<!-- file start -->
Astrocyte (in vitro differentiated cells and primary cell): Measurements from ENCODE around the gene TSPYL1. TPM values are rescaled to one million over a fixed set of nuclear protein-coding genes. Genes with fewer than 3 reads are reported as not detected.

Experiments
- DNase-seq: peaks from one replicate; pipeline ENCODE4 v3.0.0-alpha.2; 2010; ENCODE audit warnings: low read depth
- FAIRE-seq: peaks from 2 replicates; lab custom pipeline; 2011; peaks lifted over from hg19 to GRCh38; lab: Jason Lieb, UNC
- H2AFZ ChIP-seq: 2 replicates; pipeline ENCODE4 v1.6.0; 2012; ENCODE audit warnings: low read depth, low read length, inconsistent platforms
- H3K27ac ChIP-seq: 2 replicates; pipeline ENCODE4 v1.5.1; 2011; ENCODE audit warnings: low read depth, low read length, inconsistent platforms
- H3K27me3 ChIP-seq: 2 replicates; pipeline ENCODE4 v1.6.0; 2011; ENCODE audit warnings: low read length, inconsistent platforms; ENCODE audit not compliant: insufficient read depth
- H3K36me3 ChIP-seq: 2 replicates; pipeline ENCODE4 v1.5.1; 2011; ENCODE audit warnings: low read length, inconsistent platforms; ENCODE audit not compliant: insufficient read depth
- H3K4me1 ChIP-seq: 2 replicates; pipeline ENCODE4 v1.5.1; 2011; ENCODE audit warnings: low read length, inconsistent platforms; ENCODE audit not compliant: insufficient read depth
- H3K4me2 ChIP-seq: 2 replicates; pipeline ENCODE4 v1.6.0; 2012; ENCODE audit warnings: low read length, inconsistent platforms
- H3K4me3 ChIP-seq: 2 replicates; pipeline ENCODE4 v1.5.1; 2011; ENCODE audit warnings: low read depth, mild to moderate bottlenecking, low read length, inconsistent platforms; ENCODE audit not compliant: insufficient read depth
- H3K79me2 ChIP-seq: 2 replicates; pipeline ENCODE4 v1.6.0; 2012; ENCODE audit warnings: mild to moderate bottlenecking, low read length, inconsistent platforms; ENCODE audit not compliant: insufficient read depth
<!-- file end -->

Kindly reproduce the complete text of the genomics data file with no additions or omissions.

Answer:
Astrocyte (in vitro differentiated cells and primary cell): Measurements from ENCODE around the gene TSPYL1. TPM values are rescaled to one million over a fixed set of nuclear protein-coding genes. Genes with fewer than 3 reads are reported as not detected.

Experiments
- DNase-seq: peaks from one replicate; pipeline ENCODE4 v3.0.0-alpha.2; 2010; ENCODE audit warnings: low read depth
- FAIRE-seq: peaks from 2 replicates; lab custom pipeline; 2011; peaks lifted over from hg19 to GRCh38; lab: Jason Lieb, UNC
- H2AFZ ChIP-seq: 2 replicates; pipeline ENCODE4 v1.6.0; 2012; ENCODE audit warnings: low read depth, low read length, inconsistent platforms
- H3K27ac ChIP-seq: 2 replicates; pipeline ENCODE4 v1.5.1; 2011; ENCODE audit warnings: low read depth, low read length, inconsistent platforms
- H3K27me3 ChIP-seq: 2 replicates; pipeline ENCODE4 v1.6.0; 2011; ENCODE audit warnings: low read length, inconsistent platforms; ENCODE audit not compliant: insufficient read depth
- H3K36me3 ChIP-seq: 2 replicates; pipeline ENCODE4 v1.5.1; 2011; ENCODE audit warnings: low read length, inconsistent platforms; ENCODE audit not compliant: insufficient read depth
- H3K4me1 ChIP-seq: 2 replicates; pipeline ENCODE4 v1.5.1; 2011; ENCODE audit warnings: low read length, inconsistent platforms; ENCODE audit not compliant: insufficient read depth
- H3K4me2 ChIP-seq: 2 replicates; pipeline ENCODE4 v1.6.0; 2012; ENCODE audit warnings: low read length, inconsistent platforms
- H3K4me3 ChIP-seq: 2 replicates; pipeline ENCODE4 v1.5.1; 2011; ENCODE audit warnings: low read depth, mild to moderate bottlenecking, low read length, inconsistent platforms; ENCODE audit not compliant: insufficient read depth
- H3K79me2 ChIP-seq: 2 replicates; pipeline ENCODE4 v1.6.0; 2012; ENCODE audit warnings: mild to moderate bottlenecking, low read length, inconsistent platforms; ENCODE audit not compliant: insufficient read depth